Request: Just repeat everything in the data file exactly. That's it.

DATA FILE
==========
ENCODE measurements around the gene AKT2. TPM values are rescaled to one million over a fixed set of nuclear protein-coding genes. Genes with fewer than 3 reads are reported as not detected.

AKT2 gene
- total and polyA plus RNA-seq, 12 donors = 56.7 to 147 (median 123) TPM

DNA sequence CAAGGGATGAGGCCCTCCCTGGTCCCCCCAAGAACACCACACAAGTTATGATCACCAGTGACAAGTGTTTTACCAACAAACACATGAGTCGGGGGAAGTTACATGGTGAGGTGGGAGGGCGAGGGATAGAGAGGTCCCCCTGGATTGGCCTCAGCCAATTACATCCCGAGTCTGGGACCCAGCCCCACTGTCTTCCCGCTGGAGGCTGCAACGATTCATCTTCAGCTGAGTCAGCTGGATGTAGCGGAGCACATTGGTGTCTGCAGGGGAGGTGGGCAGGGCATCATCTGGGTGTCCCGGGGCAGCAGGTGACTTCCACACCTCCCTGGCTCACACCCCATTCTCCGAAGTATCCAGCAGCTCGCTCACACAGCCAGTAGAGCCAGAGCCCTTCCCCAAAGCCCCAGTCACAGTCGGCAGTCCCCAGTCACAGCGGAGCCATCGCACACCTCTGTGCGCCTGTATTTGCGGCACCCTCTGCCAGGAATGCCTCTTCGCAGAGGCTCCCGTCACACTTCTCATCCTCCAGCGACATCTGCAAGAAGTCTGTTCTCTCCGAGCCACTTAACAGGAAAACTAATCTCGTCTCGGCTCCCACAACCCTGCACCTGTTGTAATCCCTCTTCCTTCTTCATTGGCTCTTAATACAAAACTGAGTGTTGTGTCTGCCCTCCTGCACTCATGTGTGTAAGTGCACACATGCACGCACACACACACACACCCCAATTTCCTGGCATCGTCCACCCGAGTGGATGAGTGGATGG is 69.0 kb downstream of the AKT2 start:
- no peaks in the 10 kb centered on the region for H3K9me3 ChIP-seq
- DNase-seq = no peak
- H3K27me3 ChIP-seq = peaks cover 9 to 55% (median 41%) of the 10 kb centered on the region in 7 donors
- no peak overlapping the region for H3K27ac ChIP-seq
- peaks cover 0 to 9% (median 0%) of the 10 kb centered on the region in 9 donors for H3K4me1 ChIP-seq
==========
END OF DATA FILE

ENCODE measurements around the gene AKT2. TPM values are rescaled to one million over a fixed set of nuclear protein-coding genes. Genes with fewer than 3 reads are reported as not detected.

AKT2 gene
- total and polyA plus RNA-seq, 12 donors = 56.7 to 147 (median 123) TPM

DNA sequence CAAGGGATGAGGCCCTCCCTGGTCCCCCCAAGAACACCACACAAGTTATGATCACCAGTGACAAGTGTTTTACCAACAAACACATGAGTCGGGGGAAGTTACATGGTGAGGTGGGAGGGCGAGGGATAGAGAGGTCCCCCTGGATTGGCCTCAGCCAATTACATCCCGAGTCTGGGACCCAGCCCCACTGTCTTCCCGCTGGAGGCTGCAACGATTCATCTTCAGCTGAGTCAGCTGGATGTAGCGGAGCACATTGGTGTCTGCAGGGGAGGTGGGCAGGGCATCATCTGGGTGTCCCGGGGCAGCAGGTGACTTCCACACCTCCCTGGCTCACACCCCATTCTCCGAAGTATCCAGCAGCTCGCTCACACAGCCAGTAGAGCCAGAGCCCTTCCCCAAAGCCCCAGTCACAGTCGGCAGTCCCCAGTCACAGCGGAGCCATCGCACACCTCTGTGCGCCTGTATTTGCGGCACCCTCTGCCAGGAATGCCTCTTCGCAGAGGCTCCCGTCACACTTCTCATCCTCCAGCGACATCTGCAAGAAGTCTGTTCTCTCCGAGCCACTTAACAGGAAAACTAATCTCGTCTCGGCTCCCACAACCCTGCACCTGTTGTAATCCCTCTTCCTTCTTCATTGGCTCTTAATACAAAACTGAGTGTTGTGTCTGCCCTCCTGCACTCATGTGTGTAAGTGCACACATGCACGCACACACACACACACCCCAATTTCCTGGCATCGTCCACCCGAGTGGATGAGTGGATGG is 69.0 kb downstream of the AKT2 start:
- no peaks in the 10 kb centered on the region for H3K9me3 ChIP-seq
- DNase-seq = no peak
- H3K27me3 ChIP-seq = peaks cover 9 to 55% (median 41%) of the 10 kb centered on the region in 7 donors
- no peak overlapping the region for H3K27ac ChIP-seq
- peaks cover 0 to 9% (median 0%) of the 10 kb centered on the region in 9 donors for H3K4me1 ChIP-seq